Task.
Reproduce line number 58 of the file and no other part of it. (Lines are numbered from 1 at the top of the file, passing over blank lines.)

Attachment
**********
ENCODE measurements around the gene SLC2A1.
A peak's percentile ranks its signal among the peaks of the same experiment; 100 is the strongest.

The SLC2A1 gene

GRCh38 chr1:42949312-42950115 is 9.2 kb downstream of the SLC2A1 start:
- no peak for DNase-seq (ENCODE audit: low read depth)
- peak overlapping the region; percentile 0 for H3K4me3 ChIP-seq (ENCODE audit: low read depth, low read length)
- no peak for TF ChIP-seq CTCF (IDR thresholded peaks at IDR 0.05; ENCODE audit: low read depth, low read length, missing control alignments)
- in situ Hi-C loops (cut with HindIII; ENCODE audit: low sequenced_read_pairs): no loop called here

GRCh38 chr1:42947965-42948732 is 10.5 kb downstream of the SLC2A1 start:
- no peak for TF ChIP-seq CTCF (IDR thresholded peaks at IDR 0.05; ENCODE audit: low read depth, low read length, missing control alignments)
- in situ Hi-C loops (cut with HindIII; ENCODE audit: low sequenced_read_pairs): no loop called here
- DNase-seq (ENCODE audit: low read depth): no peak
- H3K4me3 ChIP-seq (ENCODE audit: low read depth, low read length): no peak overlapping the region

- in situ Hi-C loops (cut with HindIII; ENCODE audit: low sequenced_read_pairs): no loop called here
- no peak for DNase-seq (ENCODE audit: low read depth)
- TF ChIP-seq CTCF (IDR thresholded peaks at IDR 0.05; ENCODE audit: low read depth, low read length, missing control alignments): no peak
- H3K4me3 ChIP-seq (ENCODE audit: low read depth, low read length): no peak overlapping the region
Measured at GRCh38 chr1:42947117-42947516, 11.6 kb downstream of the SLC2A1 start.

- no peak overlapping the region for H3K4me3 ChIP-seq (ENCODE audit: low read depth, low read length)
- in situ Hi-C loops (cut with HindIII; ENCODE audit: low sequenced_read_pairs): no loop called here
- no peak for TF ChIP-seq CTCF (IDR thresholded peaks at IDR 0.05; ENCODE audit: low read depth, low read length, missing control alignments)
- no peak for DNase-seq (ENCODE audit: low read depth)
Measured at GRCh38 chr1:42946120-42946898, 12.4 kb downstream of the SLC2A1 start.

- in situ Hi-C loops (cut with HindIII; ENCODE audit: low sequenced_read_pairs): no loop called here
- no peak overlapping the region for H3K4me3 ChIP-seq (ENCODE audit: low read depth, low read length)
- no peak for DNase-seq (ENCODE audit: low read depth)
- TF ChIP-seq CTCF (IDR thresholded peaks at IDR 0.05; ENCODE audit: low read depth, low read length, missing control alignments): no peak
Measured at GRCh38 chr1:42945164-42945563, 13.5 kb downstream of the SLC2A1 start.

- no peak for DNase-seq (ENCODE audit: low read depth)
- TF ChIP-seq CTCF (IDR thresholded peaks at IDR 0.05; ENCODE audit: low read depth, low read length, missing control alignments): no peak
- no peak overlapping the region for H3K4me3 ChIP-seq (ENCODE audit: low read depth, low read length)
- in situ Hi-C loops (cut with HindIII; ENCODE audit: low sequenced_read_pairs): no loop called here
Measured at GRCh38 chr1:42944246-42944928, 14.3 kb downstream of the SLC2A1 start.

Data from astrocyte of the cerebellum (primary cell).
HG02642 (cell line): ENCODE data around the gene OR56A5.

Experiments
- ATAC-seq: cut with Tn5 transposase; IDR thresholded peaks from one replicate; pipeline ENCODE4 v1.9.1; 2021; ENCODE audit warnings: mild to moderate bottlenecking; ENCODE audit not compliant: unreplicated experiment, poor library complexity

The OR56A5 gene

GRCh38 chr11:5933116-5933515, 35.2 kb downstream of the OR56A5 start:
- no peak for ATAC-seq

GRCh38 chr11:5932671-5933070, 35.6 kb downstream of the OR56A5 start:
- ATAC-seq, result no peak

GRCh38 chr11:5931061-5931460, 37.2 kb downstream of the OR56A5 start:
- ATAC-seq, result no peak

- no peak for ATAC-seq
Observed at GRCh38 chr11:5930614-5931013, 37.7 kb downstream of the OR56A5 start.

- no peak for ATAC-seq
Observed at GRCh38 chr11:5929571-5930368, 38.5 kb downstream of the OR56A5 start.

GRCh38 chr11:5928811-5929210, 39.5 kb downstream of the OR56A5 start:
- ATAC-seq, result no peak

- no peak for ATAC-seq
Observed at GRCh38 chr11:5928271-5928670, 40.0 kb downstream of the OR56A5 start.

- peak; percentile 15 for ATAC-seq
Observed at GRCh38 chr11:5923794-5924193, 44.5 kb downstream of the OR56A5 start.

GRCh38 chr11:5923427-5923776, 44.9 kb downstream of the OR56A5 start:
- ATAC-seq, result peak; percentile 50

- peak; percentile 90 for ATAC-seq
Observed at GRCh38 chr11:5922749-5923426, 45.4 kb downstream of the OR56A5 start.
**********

Observed at GRCh38 chr11:5922749-5923426, 45.4 kb downstream of the OR56A5 start.